All Articles For Vol 55 Issue 11 3/1/1979

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CHRIST AND HIS CHURCH IN THE BOOK OF PSALMS, by Andrew A. Bonar; Kregel Publications, 1978; 457 pp., $12.95. (Reviewed by Prof. H. Hanko)  This book is one of Kregel’s classic reprints and a part of the Kregel Limited Edition Library. The author was an Eighteenth Century minister in the Free Church of Scotland. He has prepared this short explanation of the 150 Psalms. 

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“Tobacco Is…” There is an old Methodist ditty (I think it must have been “Methodist”) that went something like this: “Tobacco is a filthy weed, and from the devil doth proceed; it stains your hands and bums your clothes, and makes a smokestack of your nose.” One could always get a good laugh from that—especially when quoted to good Calvinists who all knew how the fathers puffed away at the old Synod of Dordt. Of a Methodist one could expect such sort of odd ideas. But a good Calvinist and his tobacco could seldom be parted.

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“not. . . in the same manner”  Two more recent arguments against reprobation raised in the Reformed churches today are of greater concern. The first is an argument based on the phrase in the “Conclusion” of the Canons of. Dordt, “in the same manner.” The entire sentence reads: “The Reformed Churches not only do not acknowledge but even detest with their whole soul . . .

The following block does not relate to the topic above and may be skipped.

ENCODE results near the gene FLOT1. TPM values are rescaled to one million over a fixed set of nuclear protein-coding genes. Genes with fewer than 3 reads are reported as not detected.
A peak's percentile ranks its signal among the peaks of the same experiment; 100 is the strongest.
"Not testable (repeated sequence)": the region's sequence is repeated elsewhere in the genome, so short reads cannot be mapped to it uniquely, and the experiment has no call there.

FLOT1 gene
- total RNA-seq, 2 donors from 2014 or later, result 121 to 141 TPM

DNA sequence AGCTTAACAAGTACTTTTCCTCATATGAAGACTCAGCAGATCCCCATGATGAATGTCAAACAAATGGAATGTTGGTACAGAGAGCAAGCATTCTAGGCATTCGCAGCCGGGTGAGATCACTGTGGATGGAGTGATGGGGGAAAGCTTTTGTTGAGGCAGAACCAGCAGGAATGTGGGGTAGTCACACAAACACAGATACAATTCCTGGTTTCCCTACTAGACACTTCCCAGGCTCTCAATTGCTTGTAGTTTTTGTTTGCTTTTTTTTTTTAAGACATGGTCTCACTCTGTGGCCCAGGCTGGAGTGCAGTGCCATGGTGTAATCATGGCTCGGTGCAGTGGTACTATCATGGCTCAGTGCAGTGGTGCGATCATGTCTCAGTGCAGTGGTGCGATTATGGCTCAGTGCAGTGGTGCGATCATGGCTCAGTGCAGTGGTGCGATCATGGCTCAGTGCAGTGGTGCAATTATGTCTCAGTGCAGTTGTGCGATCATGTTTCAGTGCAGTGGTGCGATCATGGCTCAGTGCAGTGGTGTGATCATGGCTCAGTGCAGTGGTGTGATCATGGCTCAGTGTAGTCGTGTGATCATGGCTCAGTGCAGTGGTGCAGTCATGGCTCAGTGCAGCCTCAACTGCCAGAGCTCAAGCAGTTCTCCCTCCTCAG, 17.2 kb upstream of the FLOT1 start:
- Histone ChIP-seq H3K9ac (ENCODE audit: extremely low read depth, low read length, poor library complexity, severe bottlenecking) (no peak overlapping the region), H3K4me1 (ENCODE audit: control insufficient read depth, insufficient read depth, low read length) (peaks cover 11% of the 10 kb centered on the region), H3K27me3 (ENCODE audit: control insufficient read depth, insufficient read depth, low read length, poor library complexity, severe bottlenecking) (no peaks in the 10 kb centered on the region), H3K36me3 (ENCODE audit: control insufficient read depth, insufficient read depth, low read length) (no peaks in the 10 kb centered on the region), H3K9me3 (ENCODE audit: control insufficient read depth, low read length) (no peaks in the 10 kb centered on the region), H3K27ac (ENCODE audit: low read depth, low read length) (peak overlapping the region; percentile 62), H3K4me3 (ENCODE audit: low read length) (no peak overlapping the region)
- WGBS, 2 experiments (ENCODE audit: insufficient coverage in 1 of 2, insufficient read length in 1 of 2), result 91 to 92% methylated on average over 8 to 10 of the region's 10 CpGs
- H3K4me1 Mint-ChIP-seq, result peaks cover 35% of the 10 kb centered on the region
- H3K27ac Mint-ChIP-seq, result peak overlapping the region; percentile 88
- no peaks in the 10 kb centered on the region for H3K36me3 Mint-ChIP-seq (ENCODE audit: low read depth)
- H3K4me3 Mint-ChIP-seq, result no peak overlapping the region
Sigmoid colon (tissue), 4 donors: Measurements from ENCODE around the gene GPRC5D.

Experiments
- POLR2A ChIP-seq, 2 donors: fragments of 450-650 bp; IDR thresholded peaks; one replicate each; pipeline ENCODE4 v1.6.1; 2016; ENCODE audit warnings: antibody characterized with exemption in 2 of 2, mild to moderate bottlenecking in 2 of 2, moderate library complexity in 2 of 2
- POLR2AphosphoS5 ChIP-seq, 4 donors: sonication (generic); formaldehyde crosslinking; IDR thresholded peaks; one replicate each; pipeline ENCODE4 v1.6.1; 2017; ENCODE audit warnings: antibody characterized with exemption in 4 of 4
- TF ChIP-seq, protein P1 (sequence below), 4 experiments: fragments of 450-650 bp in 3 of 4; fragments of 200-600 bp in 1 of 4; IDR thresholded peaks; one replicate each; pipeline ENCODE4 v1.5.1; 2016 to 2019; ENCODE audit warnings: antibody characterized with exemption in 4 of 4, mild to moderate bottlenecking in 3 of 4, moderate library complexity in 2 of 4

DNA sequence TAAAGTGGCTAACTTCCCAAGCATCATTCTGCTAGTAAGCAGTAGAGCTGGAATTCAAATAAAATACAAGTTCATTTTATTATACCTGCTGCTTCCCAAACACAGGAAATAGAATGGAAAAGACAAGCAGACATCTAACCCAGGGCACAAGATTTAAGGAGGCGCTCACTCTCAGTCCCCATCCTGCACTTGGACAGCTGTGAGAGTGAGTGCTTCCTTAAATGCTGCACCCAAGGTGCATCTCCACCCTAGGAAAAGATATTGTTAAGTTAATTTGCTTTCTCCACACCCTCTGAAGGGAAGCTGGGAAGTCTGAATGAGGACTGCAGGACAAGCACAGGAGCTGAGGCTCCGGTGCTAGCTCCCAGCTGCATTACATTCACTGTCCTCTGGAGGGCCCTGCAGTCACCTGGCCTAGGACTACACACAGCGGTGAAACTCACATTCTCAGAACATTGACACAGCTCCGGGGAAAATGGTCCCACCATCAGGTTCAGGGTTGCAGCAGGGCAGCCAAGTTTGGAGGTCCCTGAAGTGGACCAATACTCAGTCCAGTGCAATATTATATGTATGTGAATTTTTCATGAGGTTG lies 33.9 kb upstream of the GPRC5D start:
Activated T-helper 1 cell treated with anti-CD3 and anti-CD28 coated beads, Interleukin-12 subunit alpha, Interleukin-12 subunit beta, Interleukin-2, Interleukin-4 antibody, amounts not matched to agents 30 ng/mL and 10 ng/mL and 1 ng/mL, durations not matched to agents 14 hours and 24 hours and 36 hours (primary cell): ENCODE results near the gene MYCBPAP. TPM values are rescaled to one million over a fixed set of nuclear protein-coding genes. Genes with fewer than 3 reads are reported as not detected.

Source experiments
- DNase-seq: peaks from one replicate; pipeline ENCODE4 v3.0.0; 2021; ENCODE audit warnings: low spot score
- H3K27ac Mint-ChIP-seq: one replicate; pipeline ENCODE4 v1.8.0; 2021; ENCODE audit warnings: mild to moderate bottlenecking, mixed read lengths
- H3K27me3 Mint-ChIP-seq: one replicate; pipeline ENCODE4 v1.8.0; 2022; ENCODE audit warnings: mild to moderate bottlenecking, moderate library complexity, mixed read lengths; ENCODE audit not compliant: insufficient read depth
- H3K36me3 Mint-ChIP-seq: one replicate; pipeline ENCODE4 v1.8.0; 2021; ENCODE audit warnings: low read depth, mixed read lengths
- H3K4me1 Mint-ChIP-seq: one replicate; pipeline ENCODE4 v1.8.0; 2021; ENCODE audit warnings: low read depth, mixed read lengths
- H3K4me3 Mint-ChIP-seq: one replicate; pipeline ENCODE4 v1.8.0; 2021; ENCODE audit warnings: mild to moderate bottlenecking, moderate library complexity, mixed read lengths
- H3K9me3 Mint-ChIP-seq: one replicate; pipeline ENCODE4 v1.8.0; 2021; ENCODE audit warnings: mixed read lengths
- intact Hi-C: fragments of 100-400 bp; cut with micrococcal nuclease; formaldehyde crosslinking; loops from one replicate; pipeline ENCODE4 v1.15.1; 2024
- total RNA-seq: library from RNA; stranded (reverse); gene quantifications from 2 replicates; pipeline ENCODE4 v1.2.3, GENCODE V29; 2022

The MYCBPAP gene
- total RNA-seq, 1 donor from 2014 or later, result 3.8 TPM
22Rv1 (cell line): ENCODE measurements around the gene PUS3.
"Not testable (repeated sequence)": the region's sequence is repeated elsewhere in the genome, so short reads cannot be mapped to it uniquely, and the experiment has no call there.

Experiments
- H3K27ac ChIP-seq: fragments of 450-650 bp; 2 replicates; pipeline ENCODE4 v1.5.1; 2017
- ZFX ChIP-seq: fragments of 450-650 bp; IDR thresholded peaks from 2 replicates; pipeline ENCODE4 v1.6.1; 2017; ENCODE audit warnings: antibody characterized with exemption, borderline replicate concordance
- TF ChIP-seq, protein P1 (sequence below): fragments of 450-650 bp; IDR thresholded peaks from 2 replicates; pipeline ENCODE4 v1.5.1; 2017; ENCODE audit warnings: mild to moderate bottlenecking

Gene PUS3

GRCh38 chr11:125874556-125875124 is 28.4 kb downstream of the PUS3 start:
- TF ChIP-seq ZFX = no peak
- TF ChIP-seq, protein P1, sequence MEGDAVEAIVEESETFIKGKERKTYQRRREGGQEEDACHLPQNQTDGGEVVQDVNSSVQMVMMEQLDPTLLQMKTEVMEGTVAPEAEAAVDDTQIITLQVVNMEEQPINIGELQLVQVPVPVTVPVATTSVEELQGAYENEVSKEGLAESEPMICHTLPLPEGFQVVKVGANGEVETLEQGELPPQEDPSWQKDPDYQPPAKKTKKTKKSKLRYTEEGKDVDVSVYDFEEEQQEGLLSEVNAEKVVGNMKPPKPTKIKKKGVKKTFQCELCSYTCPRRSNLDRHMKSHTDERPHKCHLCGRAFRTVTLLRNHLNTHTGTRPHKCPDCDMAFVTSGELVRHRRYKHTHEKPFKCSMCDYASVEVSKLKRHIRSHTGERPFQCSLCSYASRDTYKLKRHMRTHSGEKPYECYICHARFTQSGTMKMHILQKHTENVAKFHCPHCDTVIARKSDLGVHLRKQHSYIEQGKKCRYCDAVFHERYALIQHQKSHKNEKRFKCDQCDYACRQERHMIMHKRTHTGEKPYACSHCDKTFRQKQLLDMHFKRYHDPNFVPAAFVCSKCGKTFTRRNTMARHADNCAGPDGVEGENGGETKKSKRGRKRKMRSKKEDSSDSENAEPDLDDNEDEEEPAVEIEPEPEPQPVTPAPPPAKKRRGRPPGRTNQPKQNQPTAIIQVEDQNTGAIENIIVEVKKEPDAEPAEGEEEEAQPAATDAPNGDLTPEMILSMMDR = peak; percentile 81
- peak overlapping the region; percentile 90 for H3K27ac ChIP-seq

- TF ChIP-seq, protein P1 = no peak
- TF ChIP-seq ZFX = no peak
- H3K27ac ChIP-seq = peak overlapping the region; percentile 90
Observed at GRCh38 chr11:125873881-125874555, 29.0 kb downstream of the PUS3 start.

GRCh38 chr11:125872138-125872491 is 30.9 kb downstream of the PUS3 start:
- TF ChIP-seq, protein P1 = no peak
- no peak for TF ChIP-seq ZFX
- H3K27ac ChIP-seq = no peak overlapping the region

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True godly fear is that fear of God that causes a man to reverence the Lord with holy awe and to worship Him in humble adoration. Godly fear is the profound spiritual attitude that dominates the heart and soul of the child of God who is conscious that he lives in the presence of the sovereign, majestic, infinitely glorious, almighty, perfectly holy God. The godly man knows he is under the solemn obligation to serve and live for this God. This God the god-fearing man desires with all his earnest longing to obey and to please. Godly fear stands in...

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This is the second letter that Paul wrote to the church at Corinth. The first epistle was written from Ephesus while Paul labored there on his third missionary journey. He had heard from the congregation of Corinth by means of a letter brought to him personally by members of the church. They had need of counsel, and his first letter contained the message which the Spirit would speak unto the church. It naturally concerned many problems in the church. It was written in warm pastoral counsel accompanied by urgent warnings to correct evil. 

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